Immunity Abuse

This is a collection of documents and links on the general subject of immunity abuse, which will be broken out into categories.

  1. Sovereign — Immunity of governments from suit.
  2. Official — Immunity of officials from suit.
As a general rule, judges of courts of general or limited jurisdiction, acting under color of jurisdiction, are not liable to civil actions for their judicial acts, even when such acts are in excess of their jurisdiction and are alleged to have been done maliciously or corruptly. But the law draws a distinction between excess of jurisdiction and the absence of jurisdiction over the subject-matter, person or territory. In this case a judge is liable like any other person who acts without authority or warrant and thus becomes a trespasser. It is clear that the judge of a court of record is not answerable at common law, in an action for erroneous judgment, yet I have found no authority for saying that she is not answerable in an action for an act done by her command and authority, when she has no jurisdiction. If a judge acts clearly without the proper steps to acquire jurisdiction in a particular case, it can afford no excuse to her. Personal jurisdiction, territorial jurisdiction, subject-matter jurisdiction, and proper notice to the defendant are prerequisites for a valid judgment. When jurisdiction over the subject, person or territory being entirely wanting in the court, and this being necessarily known to its judge, her commission would afford no protection to her in the exercise of the usurped authority. In a court of limited jurisdiction, whenever a party denies that the court lacks jurisdiction, it becomes the duty and the burden of the party claiming that the court has jurisdiction to provide evidence thereof.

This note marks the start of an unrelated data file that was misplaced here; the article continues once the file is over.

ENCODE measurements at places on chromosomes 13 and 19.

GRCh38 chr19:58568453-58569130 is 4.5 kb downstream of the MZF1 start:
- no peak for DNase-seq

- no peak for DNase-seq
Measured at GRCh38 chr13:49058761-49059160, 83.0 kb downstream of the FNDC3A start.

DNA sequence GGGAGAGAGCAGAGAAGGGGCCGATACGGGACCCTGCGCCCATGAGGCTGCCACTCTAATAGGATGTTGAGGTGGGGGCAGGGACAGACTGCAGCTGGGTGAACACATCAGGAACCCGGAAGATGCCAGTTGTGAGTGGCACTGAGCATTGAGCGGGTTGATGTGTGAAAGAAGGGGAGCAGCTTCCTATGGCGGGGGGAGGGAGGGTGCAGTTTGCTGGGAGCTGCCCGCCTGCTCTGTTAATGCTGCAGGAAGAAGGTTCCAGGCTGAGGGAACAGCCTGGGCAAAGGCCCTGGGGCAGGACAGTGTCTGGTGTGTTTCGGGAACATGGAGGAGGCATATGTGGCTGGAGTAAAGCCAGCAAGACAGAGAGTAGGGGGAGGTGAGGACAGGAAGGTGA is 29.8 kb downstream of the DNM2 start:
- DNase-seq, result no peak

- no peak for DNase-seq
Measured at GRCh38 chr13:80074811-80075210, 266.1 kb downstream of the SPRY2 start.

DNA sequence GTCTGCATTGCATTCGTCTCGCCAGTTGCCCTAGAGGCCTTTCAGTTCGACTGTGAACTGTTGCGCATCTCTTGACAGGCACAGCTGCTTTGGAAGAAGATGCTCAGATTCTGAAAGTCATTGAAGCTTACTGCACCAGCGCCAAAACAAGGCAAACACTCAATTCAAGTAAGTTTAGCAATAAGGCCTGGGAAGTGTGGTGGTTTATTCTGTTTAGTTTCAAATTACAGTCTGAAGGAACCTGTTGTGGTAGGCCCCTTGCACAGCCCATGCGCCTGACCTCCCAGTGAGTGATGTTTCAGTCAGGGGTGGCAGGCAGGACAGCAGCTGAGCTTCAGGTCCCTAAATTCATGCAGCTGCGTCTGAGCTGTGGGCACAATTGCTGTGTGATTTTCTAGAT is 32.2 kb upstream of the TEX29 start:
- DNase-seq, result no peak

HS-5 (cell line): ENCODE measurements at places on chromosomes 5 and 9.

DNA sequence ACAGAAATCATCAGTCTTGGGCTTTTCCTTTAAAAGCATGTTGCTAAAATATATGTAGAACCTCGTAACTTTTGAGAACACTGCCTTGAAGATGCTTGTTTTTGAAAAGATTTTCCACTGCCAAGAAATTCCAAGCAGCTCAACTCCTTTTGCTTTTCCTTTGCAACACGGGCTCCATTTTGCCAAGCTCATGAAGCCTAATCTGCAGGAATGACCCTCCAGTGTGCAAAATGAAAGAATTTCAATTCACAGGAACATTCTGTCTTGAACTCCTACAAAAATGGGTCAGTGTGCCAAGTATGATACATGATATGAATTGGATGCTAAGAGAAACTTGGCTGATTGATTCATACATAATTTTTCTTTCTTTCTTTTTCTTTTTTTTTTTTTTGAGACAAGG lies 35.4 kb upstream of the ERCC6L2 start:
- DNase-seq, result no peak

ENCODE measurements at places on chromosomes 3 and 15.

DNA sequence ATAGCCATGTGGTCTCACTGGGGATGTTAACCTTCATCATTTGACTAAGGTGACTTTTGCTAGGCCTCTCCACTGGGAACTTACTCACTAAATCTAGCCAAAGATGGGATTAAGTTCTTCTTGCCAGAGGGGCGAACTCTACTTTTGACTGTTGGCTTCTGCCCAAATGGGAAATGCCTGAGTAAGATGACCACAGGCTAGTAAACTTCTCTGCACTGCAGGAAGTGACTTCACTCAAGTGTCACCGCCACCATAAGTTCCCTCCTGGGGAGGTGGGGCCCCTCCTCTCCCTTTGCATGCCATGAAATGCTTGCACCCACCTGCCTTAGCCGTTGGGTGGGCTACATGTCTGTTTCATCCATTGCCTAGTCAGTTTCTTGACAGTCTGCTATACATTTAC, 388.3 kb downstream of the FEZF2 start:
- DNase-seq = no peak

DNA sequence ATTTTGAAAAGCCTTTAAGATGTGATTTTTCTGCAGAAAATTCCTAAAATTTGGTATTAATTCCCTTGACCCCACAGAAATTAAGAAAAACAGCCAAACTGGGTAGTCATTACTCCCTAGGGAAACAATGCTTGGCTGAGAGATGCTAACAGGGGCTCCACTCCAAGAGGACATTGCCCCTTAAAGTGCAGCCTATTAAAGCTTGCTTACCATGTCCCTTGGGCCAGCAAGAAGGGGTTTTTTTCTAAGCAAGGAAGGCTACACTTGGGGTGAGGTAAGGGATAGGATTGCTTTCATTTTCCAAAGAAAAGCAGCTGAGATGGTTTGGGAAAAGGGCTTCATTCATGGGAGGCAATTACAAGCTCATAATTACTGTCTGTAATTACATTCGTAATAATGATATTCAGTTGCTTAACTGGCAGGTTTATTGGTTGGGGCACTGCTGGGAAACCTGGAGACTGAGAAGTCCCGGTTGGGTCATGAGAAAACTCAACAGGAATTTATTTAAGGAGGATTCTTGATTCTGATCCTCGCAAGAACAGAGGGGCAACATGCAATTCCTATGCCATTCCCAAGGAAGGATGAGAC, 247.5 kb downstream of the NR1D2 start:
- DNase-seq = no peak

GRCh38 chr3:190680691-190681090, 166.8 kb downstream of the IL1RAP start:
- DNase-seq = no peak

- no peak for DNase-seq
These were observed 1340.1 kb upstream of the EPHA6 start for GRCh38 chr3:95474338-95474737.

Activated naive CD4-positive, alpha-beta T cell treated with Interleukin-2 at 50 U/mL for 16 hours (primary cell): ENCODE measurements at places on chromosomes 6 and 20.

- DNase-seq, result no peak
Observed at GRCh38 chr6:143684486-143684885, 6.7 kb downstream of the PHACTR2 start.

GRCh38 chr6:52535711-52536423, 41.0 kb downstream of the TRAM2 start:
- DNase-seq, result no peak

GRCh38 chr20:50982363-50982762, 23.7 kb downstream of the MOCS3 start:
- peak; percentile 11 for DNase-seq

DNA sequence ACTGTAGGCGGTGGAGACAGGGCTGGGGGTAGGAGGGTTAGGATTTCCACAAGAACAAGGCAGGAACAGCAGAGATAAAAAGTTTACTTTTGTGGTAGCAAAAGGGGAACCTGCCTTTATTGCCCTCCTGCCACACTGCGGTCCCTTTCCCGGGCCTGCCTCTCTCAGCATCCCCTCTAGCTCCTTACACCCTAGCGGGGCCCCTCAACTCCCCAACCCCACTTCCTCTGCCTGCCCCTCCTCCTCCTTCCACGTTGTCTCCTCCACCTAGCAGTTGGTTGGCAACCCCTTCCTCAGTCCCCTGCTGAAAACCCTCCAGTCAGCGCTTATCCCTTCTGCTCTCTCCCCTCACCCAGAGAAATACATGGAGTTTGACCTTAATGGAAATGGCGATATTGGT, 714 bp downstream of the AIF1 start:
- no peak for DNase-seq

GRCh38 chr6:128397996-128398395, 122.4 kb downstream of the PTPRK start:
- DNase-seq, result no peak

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Maintained: Jon Roland of the Constitution Society
Original date: 2007/11/15 —